Good values on pinot noir are out there despite glut of wines 

It is extremely difficult to make good pinot noir, and it is nearly impossible to create one that is great.

A fickle, thin-skinned grape, it can bruise easily, over-ripen if there is a heat spike and get moldy if it rains near harvest time.

Twenty-plus years ago, a lot of winemakers dreamed of making pinot noir, but realized that for whatever reason they would have more success with other grapes. Some jumped on the bandwagon later on, making very solid wines, while others had less luck.

Since the millennium, there has been an explosion of pinot noir producers, not just in California, and at first I welcomed the new variety.

Now I constantly find myself taking shots at pinot noir as there seem to be so many that are not much better than “meh.” And they are often expensive at more than $30 a bottle.

There is the potential in numerous places to make balanced wines without cloying fruit flavors and 14 percent alcohol. Pinot noir should have a lot of fruit, but back in the old days the grape was revered for being sultry and subtle.

Many that are made today are the antithesis of this. And to add insult to injury, they come in the larger, heavy glass bottles that signify anything but elegance.

Yet when I come across pinot noir that seems like it was made by someone who would have taken the same gamble 20 years ago, I’m reminded of what made me and so many others fall in love with this grape.

If you can shell out $25 or more for a bottle, there are a few that are actually worth it. However, if you’re trying to stay within a reasonable budget, let’s say no more than $20, the pickings get slim. These three wines, though, are truly delightful.

Domaine Berthenet Bourgogne Côte Chalonnaise, 2010 (Burgundy, France): Berthenet is a family-run estate in Montagny and it produces several premier crus from this appellation d’origine controlee (AOC). This wine is from fruit just outside of the town. As such, it can only wear the modest label of Bourgogne. Light with lingering cranberry and pomegranate fruit, it has poise and charm. Suggested retail: $18

Hobo Wine Co. Pinot Noir, Folk Machine, 2012 (Central Coast): Kenny Likitprakong started Hobo Wine Co. in 2002. He launched the Folk Machine label in 2005, at first just for pinot noir, but eventually for other grape varieties as well. Mostly Monterey County grapes, this here Folk Machine delivers with berries and a tinge of Red Zinger tea punch. Suggested retail: $19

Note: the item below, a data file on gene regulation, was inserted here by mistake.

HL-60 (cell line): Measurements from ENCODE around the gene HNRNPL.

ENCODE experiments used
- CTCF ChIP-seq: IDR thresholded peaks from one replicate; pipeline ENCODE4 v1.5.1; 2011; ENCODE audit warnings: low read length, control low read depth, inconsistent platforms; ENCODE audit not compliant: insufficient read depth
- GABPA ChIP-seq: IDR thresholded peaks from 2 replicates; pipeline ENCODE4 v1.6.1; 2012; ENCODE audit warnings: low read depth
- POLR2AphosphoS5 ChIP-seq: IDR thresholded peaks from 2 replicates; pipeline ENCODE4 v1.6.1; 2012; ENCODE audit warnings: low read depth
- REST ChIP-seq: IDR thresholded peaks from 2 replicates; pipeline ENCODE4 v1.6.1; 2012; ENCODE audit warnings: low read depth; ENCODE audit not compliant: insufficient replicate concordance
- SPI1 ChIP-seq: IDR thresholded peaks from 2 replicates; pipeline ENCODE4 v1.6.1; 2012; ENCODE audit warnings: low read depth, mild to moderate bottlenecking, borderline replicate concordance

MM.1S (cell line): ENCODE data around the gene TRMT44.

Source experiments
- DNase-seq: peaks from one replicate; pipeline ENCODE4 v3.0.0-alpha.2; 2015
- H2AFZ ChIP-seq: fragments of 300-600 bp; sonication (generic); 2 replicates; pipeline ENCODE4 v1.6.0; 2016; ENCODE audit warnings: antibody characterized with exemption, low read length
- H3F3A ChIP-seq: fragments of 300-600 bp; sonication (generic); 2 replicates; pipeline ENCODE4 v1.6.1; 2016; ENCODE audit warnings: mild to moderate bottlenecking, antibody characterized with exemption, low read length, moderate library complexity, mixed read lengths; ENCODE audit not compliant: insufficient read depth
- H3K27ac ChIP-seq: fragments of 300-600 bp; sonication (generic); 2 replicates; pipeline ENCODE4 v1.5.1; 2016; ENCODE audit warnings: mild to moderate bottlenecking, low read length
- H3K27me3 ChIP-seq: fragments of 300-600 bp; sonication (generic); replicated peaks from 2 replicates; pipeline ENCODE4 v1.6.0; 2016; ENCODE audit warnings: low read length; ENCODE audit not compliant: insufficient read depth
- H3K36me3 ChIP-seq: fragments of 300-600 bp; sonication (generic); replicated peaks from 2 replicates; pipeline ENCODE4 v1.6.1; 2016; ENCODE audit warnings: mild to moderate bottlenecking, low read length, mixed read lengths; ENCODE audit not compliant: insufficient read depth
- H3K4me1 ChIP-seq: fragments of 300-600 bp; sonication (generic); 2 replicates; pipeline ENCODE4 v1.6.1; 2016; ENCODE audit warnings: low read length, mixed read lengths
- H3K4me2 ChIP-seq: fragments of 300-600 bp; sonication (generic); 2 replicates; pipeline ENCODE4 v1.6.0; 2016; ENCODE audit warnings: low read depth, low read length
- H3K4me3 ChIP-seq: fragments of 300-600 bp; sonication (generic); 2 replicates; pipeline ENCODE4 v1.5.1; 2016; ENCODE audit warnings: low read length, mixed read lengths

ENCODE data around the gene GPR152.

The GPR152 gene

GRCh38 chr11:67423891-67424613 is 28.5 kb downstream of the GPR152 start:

Brooks Runaway Red, 2011 (Willamette Valley, Ore.): Jimi Brooks realized his dream in 1998, but sadly only lived another six years to enjoy it. He left the winery to his son, who was 8 at the time. But because he still had grade school to complete, Jimi’s sister, Janie, winemaker Chris Williams and other Willamette Valley wine industry professionals shepherded it through the hard times. Runaway Red was one of Jimi’s early wines, named after a barrel that rolled away into a creek, only to be discovered later with the wine intact. Spicy with pomegranate and bing cherries, it is the best deal to date in Oregon pinot noir. Suggested retail: $18

These wines can be found through Arlequin, Bi-Rite, Blackwells, Blanc et Rouge, Northbrae Bottle Shop, Solano Cellars, Village Market, Vinfolio and Vintage Berkeley.

Pamela S. Busch is a wine writer and educator who has owned several wine bars in San Francisco, including Hayes and Vine and CAV Wine Bar & Kitchen.

About The Author

Pamela S. Busch

Bio:
Pamela Busch has been working in the wine industry since 1990 as a writer, educator and consultant and co-founded Hayes & Vine Wine Bar and Cav Wine Bar & Kitchen. In 2013, she launched TheVinguard.com.
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